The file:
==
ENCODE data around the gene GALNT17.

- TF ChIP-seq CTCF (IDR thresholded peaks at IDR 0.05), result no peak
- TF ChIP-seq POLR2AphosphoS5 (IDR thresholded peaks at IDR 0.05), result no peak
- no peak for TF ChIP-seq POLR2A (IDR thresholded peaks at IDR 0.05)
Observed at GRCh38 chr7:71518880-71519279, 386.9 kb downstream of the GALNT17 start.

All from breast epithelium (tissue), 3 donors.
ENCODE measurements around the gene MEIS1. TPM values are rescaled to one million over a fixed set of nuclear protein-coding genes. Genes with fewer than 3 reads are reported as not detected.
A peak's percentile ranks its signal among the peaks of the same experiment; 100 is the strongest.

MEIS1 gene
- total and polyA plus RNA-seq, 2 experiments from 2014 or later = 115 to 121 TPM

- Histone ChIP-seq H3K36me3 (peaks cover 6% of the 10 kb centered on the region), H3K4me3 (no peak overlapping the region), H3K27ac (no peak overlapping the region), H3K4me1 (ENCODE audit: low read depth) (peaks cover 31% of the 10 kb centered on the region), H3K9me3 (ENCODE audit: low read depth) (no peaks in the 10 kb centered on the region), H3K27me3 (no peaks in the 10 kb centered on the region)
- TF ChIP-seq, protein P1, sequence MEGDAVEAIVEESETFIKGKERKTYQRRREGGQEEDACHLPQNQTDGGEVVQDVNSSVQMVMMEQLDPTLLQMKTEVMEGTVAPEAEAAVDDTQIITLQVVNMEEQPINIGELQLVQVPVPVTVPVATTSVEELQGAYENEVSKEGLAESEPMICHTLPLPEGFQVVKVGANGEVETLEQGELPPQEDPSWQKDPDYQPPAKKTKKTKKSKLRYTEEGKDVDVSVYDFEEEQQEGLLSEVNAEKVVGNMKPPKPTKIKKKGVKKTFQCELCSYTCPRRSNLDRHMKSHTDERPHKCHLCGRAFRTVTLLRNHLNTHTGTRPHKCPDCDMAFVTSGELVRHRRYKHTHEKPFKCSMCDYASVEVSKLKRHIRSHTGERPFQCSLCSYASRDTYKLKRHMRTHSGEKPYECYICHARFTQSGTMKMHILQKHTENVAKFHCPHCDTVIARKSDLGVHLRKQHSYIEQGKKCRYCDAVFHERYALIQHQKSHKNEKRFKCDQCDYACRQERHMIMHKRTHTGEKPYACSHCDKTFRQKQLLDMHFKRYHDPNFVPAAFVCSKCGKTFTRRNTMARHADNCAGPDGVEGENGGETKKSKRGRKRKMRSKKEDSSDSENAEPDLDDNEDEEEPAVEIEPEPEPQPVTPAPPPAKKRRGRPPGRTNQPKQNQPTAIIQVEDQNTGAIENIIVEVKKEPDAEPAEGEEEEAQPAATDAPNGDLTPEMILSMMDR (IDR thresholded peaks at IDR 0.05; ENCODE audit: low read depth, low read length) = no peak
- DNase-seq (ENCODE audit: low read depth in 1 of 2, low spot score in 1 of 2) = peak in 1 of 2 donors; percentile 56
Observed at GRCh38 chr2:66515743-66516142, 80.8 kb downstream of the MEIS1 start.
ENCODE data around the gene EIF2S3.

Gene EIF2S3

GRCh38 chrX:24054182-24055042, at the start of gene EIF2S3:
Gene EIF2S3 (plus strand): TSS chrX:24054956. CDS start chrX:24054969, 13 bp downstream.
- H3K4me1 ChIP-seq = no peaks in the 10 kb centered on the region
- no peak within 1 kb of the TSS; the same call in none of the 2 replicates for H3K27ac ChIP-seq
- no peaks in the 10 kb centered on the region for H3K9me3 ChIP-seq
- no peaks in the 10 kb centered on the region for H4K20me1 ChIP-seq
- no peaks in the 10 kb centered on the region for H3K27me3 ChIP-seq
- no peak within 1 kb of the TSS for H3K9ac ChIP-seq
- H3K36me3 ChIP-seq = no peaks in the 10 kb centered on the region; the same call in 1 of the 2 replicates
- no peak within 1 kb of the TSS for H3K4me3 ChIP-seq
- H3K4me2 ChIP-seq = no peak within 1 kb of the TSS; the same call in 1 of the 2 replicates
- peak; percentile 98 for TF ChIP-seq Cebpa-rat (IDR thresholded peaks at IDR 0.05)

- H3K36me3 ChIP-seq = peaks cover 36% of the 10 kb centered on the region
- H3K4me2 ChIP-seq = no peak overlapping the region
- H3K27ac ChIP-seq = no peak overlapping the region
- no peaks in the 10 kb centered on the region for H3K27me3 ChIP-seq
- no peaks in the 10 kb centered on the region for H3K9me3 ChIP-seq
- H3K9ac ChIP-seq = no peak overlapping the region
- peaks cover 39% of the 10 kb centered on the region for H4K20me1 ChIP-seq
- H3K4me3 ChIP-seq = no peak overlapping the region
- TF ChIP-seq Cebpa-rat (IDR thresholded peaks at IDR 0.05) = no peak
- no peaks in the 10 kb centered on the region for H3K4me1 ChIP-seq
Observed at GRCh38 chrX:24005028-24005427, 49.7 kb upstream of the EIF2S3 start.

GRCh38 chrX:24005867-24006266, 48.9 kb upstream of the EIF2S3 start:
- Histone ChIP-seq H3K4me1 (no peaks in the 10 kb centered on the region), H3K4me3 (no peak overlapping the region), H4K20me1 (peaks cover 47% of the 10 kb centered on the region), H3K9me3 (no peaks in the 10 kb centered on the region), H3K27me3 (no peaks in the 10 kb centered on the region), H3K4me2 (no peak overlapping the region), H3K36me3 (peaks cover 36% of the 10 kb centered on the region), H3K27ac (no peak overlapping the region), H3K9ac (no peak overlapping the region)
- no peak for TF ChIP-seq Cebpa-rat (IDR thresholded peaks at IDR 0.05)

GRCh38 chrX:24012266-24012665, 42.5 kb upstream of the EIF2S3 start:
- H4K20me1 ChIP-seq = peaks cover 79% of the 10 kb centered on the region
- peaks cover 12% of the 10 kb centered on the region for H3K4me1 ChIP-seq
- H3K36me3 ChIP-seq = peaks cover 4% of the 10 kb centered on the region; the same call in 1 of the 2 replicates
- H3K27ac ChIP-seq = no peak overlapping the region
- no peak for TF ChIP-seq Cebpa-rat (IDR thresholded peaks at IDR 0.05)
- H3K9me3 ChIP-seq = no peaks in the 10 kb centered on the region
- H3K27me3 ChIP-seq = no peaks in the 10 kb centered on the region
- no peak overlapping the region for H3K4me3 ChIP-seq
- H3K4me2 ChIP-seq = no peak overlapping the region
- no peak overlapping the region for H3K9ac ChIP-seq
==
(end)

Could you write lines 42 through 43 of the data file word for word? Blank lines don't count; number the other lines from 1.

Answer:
- no peak for TF ChIP-seq Cebpa-rat (IDR thresholded peaks at IDR 0.05)

GRCh38 chrX:24012266-24012665, 42.5 kb upstream of the EIF2S3 start: